Let me explain a real life example. I have a co-worker who has become one of my closest friends. Over the course of our friendship and working relationship we have communicated about many similar likes and dislikes. We have a similar love for music. He especially loves his music played on vinyl. I have not really been exposed to vinyl since cassette tapes arrived. I have followed the trends: cassette tape, cd’s, digital. However, through our friendship I now have a whole new love for music played on vinyl. He gave me a turn table and has opened a whole new world for me. What could be an expensive world but one I really have enjoyed. This scenario does not occur in the vast majority of people in care. They do not have the same exposures and therefore do not grow out of what they learned at an early age to be activities they enjoy. Side note: He and I also share a love for many of the same things which would be questioned as age appropriate. There is a very real possibility of he and I ending up some day dressed like Jedi Knights and attending Comic Con!!

I have heard a lot of arguments about “there is a right time and place”. I can buy that. I think that is part of the teachable moments. But I think it is still trumped by personal preference and in cases of emotional safety. Recently, Tyler participated in Miracle League baseball. At age nine he went out onto the field full of fear and anxiety holding onto a stuffed Winnie the Pooh and Tigger. I have watched a lot of youth baseball in my day and have never ever seen another kid who was nine on the field holding a stuffed Disney character. Was it age appropriate for a nine year old? Probably not. Was it the right time and place for Disney characters? Many would say, no. However, we would never have gotten Tyler out on the field without them. Miracle league has exposed him to a new skill set, new friends, and a life long opportunity for enjoyment. We did not fight the age appropriate battle only to lose the bigger war on opportunities and friendships. Oh, and by the way, the next time he played he was willing to leave his stuffed friends in the van. The third time they did not even have to come. Had he wanted them, however, they would have been allowed.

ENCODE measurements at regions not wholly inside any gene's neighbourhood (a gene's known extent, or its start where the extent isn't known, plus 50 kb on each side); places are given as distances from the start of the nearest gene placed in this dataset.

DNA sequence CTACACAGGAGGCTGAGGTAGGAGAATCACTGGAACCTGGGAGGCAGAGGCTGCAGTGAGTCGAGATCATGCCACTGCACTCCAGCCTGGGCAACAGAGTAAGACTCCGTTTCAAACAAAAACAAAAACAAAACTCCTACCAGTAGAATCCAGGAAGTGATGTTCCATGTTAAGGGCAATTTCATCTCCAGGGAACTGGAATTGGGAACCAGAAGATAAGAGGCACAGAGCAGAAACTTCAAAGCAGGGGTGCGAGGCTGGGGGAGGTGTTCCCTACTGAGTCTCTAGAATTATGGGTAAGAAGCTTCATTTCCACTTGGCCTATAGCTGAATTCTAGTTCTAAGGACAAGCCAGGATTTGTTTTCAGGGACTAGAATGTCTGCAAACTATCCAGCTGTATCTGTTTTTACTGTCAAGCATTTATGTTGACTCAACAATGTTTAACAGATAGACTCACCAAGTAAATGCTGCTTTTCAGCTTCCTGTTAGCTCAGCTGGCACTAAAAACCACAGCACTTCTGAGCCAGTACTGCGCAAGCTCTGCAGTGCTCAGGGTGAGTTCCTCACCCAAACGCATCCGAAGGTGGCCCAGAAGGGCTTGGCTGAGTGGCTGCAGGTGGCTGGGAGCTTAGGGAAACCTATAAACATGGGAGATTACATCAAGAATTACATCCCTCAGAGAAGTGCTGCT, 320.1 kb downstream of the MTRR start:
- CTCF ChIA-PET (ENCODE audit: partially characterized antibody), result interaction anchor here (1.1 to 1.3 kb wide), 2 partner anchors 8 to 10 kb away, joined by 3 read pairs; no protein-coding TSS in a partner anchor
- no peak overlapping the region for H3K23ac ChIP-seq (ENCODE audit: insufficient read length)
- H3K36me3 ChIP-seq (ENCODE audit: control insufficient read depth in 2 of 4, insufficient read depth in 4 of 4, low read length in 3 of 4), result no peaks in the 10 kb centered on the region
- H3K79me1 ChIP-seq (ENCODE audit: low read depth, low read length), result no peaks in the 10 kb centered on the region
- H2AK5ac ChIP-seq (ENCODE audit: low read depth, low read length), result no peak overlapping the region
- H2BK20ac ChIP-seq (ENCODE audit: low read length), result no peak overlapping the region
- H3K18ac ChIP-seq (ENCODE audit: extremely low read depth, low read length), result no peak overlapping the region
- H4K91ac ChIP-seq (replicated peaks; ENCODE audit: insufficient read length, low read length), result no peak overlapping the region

I remember hearing a story years ago about an older woman with significant intellectual disabilities who would carry a doll with her wherever she went. It was later discovered that all she wanted was to be a mom. This was not possible for her but the feeling of having a child came through by taking the baby wherever she went. The doll was a representation of her lost hope. The doll made her feel typical. The doll made her feel safe. At what point should her safety and feeling of normalcy be trumped because of “age appropriateness”? It didn’t make her feel bad, only the people who judged her. She didn’t care what people thought about her or even notice their disapproving looks. Tyler doesn’t care what people, even his peers, think about him carrying his stuffed friends around. I have fought with my typical kids to have them not care so much about the opinions of their friends and with Tyler it comes naturally!! Why would I teach him the complete opposite of what I teach my other two sons?

If my older son Andrew wanted to get a face tattoo, I would discuss the difficulties society would have with his choice. We would talk about the possible fall out. But if he still wanted to do it, he would. He is 22 and can make his own choices. If at age 22 Tyler wants to still carry his Winnie the Pooh and Tigger out in public we would discuss the difficulties society would have with this choice. We would talk about the possible fall out. But if he still wanted to do it, he would. He would be 22 and will have the same right that Andrew had. No difference from where I stand. Thanks for letting me share my views. Time to grab my light saber and head to the post office! (Wish I actually wasn’t so concerned about what other people think and that I really would wear a light saber out in public!! Help me, Obi-Wan. You’re my only hope!)

May the force be with you!

Tim Geels – Senior Vice President of Organizational Development